Are we kidding ourselves with NDIS?
Rights-based disability services, like rights-based medical services, requires the services be contribution funded by the general population accepting an increase in the overall Medicare levy - seen by many as a tax. A significant change to the Medicare levy to accommodate whole of life services and equipment for people with a disability would almost certainly come down to a national referendum.
Prime Minister Rudd recently threatened a national referendum if the states refused to support his health reform. The states just laughed, as no one believes such a referendum would pass. Only three states would have to vote no, to sink it.
Of the 44 referendums held in Australia, only 8 ever passed. These were:- Senate elections, Deakin, 12 December 1906, 82.65: State debts, Deakin,13 April 1910, 54.95: State debts, Bruce, 17 November 1928, 74.30: Social services, Chifley, 28 September 1946, 54.39: Senate casual vacancies, Fraser, 21 May 1977, 73.32: Referendums-Territories, Fraser, 21 May 1977, 77.72: Retirement of Judges, Fraser, 21 May 1977, 80.10.
So rather than face losing a referendum, Kevin Rudd trucked big dollars in federal sweeteners to the states to achieve little real health reform, mainly political face saving and increased bureaucracy. The achievement is little more than extra money for the states, with Rudd no longer having to worry about going to a referendum on health, or having to worry about fighting Labor premiers at the same time as fighting Tony Abbott at an election later in the year.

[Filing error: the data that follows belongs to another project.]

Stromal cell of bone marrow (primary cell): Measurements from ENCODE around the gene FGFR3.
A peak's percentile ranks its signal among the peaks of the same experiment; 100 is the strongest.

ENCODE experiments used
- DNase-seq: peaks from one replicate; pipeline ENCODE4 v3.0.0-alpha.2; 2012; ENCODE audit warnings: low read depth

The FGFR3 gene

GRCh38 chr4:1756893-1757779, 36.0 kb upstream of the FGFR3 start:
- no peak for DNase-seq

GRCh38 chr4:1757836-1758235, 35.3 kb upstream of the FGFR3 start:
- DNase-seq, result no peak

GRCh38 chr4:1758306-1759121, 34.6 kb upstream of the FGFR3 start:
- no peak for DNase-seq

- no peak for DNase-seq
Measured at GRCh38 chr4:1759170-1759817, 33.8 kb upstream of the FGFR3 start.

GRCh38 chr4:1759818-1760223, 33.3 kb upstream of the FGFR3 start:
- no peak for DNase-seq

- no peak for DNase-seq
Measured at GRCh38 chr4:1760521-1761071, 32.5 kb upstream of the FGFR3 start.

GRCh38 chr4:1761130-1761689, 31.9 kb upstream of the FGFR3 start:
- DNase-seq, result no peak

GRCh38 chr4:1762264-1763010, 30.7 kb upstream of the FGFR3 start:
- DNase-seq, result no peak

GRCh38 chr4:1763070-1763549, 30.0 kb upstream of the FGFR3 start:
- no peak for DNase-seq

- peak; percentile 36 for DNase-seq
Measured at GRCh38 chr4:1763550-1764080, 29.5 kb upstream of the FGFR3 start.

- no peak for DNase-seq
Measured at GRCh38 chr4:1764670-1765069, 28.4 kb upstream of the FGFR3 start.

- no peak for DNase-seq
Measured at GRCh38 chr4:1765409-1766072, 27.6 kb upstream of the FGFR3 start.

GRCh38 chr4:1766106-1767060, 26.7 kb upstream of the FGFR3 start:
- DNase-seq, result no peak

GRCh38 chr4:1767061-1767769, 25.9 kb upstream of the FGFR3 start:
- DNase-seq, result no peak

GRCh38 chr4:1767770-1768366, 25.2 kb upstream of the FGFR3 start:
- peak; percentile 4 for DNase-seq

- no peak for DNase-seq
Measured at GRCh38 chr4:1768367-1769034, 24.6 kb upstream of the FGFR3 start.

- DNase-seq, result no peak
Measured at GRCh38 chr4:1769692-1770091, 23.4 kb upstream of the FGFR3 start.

With all this Federal/State dog-fighting over an area, health, which is of direct benefit to all Australians, what hope is there for that which is of little direct benefit to most Australians - Disability services and equipment.
Medicare history shows it had a very rocky start. Although it's principle is of benefit to all Australians, Medicare does not include meaningful dental services. So will the general Australian population accept paying extra Medicare levy, a tax for which many will see as no immediate personal benefit? Or will they see the potential long term benefits for themselves, especially in their senior years. And, accept their moral obligation to fellow Australians less fortunate than themselves.
Healthcare spending as a percentage of GDP - Australia comes 15th in the world, after Greece, Italy and Iceland. Both Britain and New Zealand are below Australia, yet they both provide far better disability services than Australia!
LISA Comment: The NDIS principle is vital if people with a disability are to have equality of human rights with the general Australian population. We must all have good access to good entitlement based services which support our quality of life, throughout our life.
LIFESTYLE IN SUPPORTED ACCOMMODATION (LISA) INC.